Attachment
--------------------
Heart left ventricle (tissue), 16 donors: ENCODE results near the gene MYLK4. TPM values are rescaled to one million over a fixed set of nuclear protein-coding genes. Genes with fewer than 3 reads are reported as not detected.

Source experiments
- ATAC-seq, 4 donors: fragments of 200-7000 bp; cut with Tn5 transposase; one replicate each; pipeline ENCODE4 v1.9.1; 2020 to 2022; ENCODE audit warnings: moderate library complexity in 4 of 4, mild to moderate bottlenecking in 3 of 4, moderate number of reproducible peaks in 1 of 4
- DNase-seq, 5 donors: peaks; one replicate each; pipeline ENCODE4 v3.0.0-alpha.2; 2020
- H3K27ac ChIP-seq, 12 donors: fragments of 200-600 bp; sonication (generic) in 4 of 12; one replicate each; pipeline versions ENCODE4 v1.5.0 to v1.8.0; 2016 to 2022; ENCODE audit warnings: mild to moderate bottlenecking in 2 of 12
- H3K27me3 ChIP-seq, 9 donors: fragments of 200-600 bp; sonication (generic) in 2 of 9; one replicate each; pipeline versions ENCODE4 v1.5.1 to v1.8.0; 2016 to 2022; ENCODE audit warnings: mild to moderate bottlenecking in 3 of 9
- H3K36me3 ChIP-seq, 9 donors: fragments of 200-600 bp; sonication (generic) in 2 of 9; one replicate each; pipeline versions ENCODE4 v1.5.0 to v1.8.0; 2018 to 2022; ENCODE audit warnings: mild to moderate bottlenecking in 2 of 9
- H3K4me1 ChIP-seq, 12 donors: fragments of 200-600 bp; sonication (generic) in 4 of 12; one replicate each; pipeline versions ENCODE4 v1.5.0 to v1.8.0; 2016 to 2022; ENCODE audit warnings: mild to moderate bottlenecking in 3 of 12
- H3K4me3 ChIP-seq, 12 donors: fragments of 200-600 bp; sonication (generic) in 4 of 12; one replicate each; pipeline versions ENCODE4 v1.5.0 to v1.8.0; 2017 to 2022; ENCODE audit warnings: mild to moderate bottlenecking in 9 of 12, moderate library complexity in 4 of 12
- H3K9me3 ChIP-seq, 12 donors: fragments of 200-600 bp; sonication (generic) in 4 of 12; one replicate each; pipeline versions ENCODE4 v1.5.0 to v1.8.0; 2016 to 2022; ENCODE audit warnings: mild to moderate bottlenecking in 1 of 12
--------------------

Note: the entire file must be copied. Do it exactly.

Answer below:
Heart left ventricle (tissue), 16 donors: ENCODE results near the gene MYLK4. TPM values are rescaled to one million over a fixed set of nuclear protein-coding genes. Genes with fewer than 3 reads are reported as not detected.

Source experiments
- ATAC-seq, 4 donors: fragments of 200-7000 bp; cut with Tn5 transposase; one replicate each; pipeline ENCODE4 v1.9.1; 2020 to 2022; ENCODE audit warnings: moderate library complexity in 4 of 4, mild to moderate bottlenecking in 3 of 4, moderate number of reproducible peaks in 1 of 4
- DNase-seq, 5 donors: peaks; one replicate each; pipeline ENCODE4 v3.0.0-alpha.2; 2020
- H3K27ac ChIP-seq, 12 donors: fragments of 200-600 bp; sonication (generic) in 4 of 12; one replicate each; pipeline versions ENCODE4 v1.5.0 to v1.8.0; 2016 to 2022; ENCODE audit warnings: mild to moderate bottlenecking in 2 of 12
- H3K27me3 ChIP-seq, 9 donors: fragments of 200-600 bp; sonication (generic) in 2 of 9; one replicate each; pipeline versions ENCODE4 v1.5.1 to v1.8.0; 2016 to 2022; ENCODE audit warnings: mild to moderate bottlenecking in 3 of 9
- H3K36me3 ChIP-seq, 9 donors: fragments of 200-600 bp; sonication (generic) in 2 of 9; one replicate each; pipeline versions ENCODE4 v1.5.0 to v1.8.0; 2018 to 2022; ENCODE audit warnings: mild to moderate bottlenecking in 2 of 9
- H3K4me1 ChIP-seq, 12 donors: fragments of 200-600 bp; sonication (generic) in 4 of 12; one replicate each; pipeline versions ENCODE4 v1.5.0 to v1.8.0; 2016 to 2022; ENCODE audit warnings: mild to moderate bottlenecking in 3 of 12
- H3K4me3 ChIP-seq, 12 donors: fragments of 200-600 bp; sonication (generic) in 4 of 12; one replicate each; pipeline versions ENCODE4 v1.5.0 to v1.8.0; 2017 to 2022; ENCODE audit warnings: mild to moderate bottlenecking in 9 of 12, moderate library complexity in 4 of 12
- H3K9me3 ChIP-seq, 12 donors: fragments of 200-600 bp; sonication (generic) in 4 of 12; one replicate each; pipeline versions ENCODE4 v1.5.0 to v1.8.0; 2016 to 2022; ENCODE audit warnings: mild to moderate bottlenecking in 1 of 12